I took my family to the 3rd annual International Dutch Oven Society Dutch Oven Gathering for Region II on the Sacramento-San Joaquin River Delta. The event was held Saturday at the Stockton Delta KOA campground in Terminous, California, between Rio Vista and Lodi.
According to organizer Gary House, about 100 Dutch oven enthusiasts registered for the three-day event. Many camped in RVs and tents in a section of the campground reserved for the event. Others, like myself, came for the day and cooked for the Dutch oven gathering (known as a DOG) at 6 p.m.
The high point of the day for me was the opportunity to walk around Randy Brown's nineteenth century chuckwagon. The chuckwagon is the original American mobile kitchen.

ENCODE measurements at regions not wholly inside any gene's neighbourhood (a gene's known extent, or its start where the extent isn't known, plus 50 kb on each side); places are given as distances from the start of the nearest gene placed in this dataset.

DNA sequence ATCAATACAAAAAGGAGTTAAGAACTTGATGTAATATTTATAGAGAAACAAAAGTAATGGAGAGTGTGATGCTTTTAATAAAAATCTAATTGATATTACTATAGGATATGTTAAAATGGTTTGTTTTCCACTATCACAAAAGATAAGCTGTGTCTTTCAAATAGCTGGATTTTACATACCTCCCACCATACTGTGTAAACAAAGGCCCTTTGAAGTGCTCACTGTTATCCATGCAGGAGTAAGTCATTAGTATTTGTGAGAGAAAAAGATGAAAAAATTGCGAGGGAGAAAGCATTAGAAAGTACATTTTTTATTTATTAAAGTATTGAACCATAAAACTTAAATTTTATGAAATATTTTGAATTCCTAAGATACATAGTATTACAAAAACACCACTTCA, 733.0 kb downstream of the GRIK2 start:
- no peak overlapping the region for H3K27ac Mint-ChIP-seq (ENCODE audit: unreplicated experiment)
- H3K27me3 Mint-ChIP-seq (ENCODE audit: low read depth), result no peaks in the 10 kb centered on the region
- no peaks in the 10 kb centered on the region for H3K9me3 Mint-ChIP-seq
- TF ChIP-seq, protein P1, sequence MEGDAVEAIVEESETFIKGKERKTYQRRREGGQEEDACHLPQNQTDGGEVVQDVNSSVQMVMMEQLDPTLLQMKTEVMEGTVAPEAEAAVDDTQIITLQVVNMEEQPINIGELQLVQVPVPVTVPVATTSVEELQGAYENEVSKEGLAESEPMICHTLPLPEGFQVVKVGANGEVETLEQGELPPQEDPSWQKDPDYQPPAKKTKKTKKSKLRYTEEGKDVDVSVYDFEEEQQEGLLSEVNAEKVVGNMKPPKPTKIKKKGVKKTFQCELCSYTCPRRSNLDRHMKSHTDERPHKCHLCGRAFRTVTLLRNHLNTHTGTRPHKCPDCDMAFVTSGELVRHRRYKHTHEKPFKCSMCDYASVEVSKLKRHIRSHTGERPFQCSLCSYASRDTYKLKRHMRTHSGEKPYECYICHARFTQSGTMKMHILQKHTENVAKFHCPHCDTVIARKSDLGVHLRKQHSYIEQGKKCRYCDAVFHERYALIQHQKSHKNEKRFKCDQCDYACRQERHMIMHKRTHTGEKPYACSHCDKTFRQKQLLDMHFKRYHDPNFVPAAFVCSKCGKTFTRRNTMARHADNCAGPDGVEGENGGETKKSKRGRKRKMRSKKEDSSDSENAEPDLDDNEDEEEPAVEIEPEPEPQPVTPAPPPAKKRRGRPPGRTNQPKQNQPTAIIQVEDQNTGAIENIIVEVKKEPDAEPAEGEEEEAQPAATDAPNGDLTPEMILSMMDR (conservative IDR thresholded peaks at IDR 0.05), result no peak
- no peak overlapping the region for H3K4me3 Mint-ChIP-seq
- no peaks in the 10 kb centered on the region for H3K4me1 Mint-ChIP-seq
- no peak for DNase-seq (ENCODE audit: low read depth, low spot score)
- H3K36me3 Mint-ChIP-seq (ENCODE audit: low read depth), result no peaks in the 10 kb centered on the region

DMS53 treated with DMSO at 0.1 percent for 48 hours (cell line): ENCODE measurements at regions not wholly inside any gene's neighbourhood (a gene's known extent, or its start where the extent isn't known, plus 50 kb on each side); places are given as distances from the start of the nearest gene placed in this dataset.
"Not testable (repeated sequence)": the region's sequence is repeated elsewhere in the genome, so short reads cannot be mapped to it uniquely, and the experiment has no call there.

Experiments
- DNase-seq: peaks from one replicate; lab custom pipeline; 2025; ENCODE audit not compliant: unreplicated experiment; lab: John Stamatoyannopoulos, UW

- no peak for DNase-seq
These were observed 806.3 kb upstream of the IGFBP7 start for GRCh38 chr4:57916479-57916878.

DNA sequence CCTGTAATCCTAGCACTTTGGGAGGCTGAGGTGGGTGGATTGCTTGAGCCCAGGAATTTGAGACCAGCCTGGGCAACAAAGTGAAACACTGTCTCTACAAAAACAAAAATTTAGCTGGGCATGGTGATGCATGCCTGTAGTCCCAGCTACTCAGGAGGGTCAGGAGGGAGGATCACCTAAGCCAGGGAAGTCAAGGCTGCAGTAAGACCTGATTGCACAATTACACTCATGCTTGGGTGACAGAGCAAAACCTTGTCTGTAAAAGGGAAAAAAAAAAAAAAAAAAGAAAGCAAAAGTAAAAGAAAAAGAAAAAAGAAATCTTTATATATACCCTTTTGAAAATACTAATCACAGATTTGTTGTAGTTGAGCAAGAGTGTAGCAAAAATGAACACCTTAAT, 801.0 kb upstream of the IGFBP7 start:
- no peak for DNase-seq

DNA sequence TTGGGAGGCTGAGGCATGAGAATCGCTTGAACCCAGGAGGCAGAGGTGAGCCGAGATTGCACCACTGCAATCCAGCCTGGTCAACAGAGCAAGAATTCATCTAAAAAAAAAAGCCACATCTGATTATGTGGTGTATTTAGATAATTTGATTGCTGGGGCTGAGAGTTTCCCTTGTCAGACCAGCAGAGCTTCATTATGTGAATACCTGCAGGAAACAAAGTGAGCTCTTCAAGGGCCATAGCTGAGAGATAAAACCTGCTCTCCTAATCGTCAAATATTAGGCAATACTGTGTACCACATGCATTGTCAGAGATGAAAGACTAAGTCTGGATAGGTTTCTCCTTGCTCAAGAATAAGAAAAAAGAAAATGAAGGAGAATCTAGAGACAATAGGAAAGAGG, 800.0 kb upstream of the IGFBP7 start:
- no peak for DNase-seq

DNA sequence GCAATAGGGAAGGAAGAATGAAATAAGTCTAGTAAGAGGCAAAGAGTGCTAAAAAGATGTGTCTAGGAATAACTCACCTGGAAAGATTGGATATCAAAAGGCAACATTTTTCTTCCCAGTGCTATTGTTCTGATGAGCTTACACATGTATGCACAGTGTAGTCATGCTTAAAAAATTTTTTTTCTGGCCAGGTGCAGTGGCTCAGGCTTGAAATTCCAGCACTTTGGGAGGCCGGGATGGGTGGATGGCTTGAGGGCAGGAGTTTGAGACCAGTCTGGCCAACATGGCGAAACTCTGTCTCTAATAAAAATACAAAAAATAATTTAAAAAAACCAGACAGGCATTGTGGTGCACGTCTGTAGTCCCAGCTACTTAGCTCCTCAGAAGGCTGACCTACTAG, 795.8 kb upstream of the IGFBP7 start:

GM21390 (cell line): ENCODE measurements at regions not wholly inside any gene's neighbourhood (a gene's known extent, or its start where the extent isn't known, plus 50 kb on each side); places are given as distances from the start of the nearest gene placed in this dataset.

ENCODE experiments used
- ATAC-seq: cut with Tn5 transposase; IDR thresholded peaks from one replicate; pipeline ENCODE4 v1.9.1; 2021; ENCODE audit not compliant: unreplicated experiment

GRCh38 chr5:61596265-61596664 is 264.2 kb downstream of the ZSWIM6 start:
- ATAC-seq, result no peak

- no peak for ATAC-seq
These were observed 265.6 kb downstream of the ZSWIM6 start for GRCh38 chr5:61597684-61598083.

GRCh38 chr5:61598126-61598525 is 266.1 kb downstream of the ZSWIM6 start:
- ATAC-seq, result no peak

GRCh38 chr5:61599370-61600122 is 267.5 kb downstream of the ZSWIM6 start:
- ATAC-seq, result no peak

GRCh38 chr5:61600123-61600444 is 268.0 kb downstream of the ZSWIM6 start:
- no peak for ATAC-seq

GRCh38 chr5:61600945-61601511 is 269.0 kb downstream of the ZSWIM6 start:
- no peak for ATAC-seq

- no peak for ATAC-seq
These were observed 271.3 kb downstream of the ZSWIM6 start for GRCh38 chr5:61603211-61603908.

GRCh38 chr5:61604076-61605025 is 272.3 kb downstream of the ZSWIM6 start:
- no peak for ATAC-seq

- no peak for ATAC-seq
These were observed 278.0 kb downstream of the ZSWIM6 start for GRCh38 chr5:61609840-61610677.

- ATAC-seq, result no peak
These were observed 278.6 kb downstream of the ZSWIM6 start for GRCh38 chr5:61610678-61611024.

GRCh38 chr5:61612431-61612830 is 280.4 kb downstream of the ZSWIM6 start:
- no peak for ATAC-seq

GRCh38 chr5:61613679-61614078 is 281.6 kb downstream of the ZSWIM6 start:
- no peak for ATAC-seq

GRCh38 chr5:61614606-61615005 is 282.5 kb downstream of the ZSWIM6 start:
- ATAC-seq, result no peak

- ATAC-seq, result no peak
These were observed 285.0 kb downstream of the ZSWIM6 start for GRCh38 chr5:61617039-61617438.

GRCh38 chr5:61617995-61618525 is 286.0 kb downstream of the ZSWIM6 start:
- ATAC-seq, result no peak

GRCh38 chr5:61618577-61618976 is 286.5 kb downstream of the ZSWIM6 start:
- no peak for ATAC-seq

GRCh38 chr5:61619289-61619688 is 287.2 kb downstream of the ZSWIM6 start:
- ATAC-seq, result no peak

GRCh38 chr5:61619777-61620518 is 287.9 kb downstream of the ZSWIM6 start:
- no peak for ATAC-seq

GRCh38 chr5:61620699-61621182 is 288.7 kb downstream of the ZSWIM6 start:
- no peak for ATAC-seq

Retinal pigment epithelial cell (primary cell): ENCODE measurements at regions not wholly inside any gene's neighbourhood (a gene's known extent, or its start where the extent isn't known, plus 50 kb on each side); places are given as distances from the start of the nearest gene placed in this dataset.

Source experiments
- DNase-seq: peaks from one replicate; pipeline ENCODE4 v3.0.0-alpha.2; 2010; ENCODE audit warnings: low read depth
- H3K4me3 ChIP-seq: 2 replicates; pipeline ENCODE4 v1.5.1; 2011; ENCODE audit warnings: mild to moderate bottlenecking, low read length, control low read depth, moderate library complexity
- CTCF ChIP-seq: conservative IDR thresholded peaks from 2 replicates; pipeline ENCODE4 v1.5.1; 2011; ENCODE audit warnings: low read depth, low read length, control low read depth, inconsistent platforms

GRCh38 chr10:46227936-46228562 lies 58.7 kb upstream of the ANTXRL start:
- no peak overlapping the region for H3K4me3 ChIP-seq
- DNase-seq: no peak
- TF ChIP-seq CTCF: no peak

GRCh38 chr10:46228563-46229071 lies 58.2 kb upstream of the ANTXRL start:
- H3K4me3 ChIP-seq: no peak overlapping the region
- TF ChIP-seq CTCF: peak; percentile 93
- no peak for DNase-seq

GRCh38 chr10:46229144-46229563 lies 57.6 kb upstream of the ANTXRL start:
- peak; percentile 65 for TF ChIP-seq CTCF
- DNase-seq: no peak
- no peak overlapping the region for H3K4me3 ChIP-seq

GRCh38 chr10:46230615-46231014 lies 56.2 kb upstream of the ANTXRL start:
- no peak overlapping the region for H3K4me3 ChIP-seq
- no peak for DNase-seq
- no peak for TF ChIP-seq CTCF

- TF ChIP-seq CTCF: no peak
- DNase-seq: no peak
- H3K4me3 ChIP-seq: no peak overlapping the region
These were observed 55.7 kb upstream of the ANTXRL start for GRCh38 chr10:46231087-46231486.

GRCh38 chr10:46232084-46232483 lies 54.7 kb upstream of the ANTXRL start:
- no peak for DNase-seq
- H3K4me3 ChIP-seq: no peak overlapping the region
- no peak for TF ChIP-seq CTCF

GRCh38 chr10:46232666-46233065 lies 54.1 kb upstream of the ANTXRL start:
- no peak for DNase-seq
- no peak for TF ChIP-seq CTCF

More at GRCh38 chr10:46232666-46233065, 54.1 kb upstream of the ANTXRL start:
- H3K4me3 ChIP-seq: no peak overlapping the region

I didn't get many details from Randy, so you'll have to settle for photos of the chuckwagon.
Randy Brown stands behind Colleen Sloan as she teaches a class. The long canopy could stretch from the chuckbox to the fire pit if necessary. It shaded the cook on long, hot cattle drives on the mid-western prairie and protected the grub from the elements.
The kitchen was located in the back-end of the wagon, where the wagon cook worked. Basic staples, like dried beans, flour and dried apples were stored in the chuckbox in its shelves and drawers. Utensils and some pots and pans were stored in other cubbies. The cook transported larger pots in the boot below the chuckbox.
Every mobile kitchen needs a supply of fresh water. Each time the wagon crossed a creek or river, the cook ladled water into the barrel. I would imagine it helped to scoop water out of the creek long before the cattle crossed.
The Right Shelving Design, Every Time
22 hours ago